"The Lord bless you and keep you. The Lord make his face shine on you and be gracious to you. The Lord look on you with favor and give you peace." For 25 centuries, believers have been holding God to these promises that he gave us to use as we bless each other. But what exactly are these words saying?
They are telling us how God is God for us, and how he has to be because he has promised. Notice, as we go through this three-part blessing, we can see the work of each of three persons of our three-in-one God. And in each stanza, we see the blessing going from the general to the specific.
As God tells us to command him to do these things for his people, he starts very generally. "The Lord bless you." In other words, "God, pour out on us all those blessings that you do and you have to because you promised them." Here, we’re covering it all — clothing and shoes, food and drink, property and home, spouse, children, all we own and all we need. Look around, God is keeping his promise. Then it gets more specific. How does the Lord bless you? By keeping you, by guarding you.
I know it is sometimes easier to count on ourselves, or on our money, or our government, or our family for all that provision and protection, because we can see those things, we can quantify them. But God says "Make me do it." And it’s God, so you don’t have to worry about stock market crashes or political corruption or personal greed or selfishness getting in the way. The Lord blesses and keeps.
Because he goes on and says, "the Lord light up his face (cause his face to shine) on you and be gracious to you." We just got through graduation and confirmation season. Did you happen to watch any parents as their kids were getting awards, as their children were being recognized for their accomplishments? I’ll tell you — those parents were beaming with pride. Their faces were lit up. And with all the hard work their children expended and success they received, the parents were right to be beaming.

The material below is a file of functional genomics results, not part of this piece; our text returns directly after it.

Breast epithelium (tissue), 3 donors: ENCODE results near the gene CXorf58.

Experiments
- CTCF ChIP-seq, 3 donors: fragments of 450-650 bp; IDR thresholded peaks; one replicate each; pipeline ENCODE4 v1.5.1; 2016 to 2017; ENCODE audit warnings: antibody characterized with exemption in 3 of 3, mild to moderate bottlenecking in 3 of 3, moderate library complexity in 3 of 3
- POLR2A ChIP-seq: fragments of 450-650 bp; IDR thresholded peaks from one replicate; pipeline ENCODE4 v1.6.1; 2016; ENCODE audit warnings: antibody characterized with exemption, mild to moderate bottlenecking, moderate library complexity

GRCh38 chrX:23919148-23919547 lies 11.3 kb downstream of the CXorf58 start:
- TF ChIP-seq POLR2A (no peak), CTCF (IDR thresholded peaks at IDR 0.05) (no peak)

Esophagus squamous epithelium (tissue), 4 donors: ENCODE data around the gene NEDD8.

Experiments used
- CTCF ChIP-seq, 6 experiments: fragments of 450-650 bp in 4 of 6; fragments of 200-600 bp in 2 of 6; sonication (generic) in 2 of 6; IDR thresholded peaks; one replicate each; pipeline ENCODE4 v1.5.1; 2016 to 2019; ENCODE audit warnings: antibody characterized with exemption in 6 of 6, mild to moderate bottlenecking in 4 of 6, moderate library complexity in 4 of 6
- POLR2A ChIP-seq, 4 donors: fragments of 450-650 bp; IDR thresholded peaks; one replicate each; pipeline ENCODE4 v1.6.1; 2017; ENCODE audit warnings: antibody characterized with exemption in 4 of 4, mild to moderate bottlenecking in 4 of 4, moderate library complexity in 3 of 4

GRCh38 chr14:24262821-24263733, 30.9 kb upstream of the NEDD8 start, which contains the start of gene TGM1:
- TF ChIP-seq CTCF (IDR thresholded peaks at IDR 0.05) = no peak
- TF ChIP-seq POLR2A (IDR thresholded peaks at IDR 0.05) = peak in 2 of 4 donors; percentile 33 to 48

Now apply that to God. How should he be looking at us? We could go on all day with reasons God ought not let us see his shining face. His face should be hot with wrath. His holiness should consume us for all our failures. He knows those sins you think no one else knows about: Every image of you staring at the computer screen filled with perversity or the TV covered in immorality; every hurtful word and hateful thought, every self-serving action and hypocritical smile — God sees them all, and yet he tells us to command him to make his face shine on us like the proud parent of the successful student.
Why? Because he also tells us to command him to be what he is — gracious to us. He tells us to demand his grace — his grace that sent the Son, Jesus Christ, to pay our price and remove our guilt. All of those sins are truly gone because the Lord is gracious to us. That is the state we live in — grace.
So, we can go on to the promise of the third part of this blessing and hold God to his promise: "The Lord look on you with favor and give you peace." Through the gift of faith, God does look at us clothed in his Son’s perfection. Through the gift of faith, God sees us as holy. There is no greater result of that truth than peace, peace with our God and peace in our own hearts. So take God’s promises to heart…and hold him to them. The Lord bless you! The Lord give you peace.
The Rev. Jonathan Scharf is pastor of Abiding Grace Lutheran Church in Covington. Full sermons and more information can be found at www.abidinggrace.com.